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The following is presented as part of The Columbian’s Opinion content, which offers a point of view in order to provoke thought and debate of civic issues. Opinions represent the viewpoint of the author. Unsigned editorials represent the consensus opinion of The Columbian’s editorial board, which operates independently of the news department.
 

In Our View: Evergreen schools need stability at the top

The Columbian
Published: April 20, 2024, 6:03am

The Evergreen school district is looking for its fourth superintendent in seven years. Such turmoil at the top highlights the difficulties facing Clark County’s largest school district and public education throughout Washington.

Undoubtedly, being a superintendent can be a thankless job. Schools still are dealing with fallout from the COVID-19 pandemic; many districts in Washington, including Evergreen, face severe budget shortages because of declining enrollment and inadequate financial support from state government; many districts, including Evergreen, dealt with contentious teacher strikes in the fall; and some constituents have criticized a focus on inclusion, the content of library materials, efforts to support transgender students and what they say is a lack of classroom safety.

In a statement announcing his retirement, which will take effect June 30, John Boyd did not offer specifics. “This was a difficult decision but after speaking with my family, we have decided this is the right time for me to retire,” he said. “… It has been a privilege to serve the Evergreen community and work alongside a staff that is dedicated to serving and supporting our amazing students.”

That privilege comes with a handsome salary. According to the Washington State Fiscal Information site, Boyd received $343,049 in total compensation in the 2022-23 school year. Despite that compensation, Evergreen has been unable to establish stability in the district offices.

In 2017, John Deeder retired after 11 years as superintendent. He was replaced by John Steach, who unexpectedly resigned in 2019 and received a severance package worth $301,812. Steach was replaced by Mike Merlino, who was fired in 2021 after an internal investigation asserted that he had committed abuses of power and acts of retaliation against employees. Merlino was followed by Boyd, who was appointed interim superintendent in February 2022 and permanent superintendent a year later. Permanent turned out to mean less than 18 months.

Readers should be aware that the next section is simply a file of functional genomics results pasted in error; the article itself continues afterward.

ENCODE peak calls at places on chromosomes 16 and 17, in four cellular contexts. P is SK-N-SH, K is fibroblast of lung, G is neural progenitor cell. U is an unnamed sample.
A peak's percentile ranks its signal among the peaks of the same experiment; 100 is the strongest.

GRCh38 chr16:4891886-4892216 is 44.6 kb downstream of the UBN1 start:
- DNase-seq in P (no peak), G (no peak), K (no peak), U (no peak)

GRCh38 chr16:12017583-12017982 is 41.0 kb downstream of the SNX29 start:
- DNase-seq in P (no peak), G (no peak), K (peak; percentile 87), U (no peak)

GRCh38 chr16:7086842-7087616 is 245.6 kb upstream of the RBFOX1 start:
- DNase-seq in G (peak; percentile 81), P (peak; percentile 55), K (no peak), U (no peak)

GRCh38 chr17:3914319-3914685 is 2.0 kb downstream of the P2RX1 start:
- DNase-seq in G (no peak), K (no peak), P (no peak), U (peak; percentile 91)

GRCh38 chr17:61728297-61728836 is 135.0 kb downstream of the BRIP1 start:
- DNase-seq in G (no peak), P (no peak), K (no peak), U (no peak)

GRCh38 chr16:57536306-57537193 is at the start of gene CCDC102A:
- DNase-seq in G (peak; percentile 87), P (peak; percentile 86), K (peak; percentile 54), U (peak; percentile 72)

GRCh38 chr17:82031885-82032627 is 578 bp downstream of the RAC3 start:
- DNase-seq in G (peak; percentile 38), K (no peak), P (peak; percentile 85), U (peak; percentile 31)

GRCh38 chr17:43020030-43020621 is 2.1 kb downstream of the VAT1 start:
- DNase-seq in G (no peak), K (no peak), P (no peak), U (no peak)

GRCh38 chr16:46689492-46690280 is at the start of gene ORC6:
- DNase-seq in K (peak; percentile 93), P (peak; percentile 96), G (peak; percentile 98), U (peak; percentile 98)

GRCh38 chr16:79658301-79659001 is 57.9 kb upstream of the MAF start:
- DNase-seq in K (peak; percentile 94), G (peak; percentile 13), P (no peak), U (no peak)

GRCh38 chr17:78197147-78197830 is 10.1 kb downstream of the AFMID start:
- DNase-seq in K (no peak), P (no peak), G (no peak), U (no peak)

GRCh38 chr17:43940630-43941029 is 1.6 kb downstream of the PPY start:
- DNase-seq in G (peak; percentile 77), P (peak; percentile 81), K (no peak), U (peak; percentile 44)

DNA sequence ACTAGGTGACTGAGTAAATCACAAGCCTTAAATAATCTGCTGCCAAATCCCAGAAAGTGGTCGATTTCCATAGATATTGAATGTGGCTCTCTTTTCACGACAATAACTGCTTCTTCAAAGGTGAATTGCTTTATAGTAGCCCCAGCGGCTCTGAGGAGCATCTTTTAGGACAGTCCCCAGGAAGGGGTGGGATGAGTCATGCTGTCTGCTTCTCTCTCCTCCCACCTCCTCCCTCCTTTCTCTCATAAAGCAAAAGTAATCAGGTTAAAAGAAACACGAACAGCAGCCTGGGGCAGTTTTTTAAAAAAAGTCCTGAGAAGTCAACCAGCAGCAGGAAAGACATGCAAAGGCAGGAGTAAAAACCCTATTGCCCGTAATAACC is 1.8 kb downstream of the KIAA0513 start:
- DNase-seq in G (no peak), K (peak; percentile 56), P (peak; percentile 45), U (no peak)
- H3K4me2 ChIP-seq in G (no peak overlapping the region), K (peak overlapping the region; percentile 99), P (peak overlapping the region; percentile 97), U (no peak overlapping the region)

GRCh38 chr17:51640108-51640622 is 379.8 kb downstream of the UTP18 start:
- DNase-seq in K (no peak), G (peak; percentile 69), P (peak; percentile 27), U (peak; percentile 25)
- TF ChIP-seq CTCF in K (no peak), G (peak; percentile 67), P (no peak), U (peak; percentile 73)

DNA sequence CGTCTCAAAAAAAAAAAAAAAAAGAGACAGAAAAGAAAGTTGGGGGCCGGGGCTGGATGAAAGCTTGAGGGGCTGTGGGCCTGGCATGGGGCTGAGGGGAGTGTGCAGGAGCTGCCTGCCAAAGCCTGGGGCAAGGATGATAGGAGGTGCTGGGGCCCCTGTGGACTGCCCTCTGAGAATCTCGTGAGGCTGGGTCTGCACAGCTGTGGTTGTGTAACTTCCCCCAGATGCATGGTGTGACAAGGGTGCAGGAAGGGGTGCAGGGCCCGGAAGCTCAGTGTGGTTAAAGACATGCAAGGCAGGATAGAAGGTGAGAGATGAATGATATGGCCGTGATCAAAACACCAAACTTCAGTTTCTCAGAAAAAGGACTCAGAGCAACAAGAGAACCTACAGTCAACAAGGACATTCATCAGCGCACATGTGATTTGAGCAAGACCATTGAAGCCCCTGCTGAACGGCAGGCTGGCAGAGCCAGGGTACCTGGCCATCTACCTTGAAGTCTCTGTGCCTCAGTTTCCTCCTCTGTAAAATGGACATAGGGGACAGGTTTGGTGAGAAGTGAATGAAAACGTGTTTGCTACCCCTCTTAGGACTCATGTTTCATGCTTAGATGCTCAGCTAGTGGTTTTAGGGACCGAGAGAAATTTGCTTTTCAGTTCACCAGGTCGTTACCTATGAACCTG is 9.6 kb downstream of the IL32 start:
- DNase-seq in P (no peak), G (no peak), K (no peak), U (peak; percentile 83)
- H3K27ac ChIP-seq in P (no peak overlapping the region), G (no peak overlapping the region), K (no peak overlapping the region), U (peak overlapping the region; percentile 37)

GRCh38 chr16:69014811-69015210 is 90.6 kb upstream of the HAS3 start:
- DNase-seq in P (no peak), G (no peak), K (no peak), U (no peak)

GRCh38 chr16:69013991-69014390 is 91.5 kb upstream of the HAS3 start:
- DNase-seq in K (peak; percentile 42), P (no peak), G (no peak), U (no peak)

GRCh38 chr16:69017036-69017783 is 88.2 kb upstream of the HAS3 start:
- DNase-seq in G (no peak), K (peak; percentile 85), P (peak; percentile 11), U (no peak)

Halting the turmoil begins with the school board. Choosing somebody to lead a district that has more than 1,000 employees can be daunting; but finding a superintendent who can provide stability is essential.

Beyond that, however, is a sense that Evergreen is emblematic of a deflection point for all public schools. American education is facing challenges and undergoing changes that will help define this nation’s future.

Throughout the country, that is reflected by declining enrollment in public schools. An increasing number of parents are opting for private education or homeschooling. And several states (not Washington) have adopted vouchers requiring the public to pay for students to attend private schools.

In this state, discord is represented by the Legislature’s passage this year of a Parents Bill of Rights, demanding transparency regarding curriculum and student records. As Sen. Lisa Wellman, D-Mercer Island, said: “This initiative seeks to clarify all these rights and inform parents in plain and straightforward terms what they can expect to know about their children while they’re in school.”

Whether or not advocates consider the legislation adequately plain and straightforward will play a role in the future of schools. Public education provides the foundation for a thriving society, and for some 150 years it has played a crucial role in turning the United States into a global power.

Such success, however, depends on sturdy and reliable leadership. Finding this leader will be the school board’s greatest challenge and responsibility.

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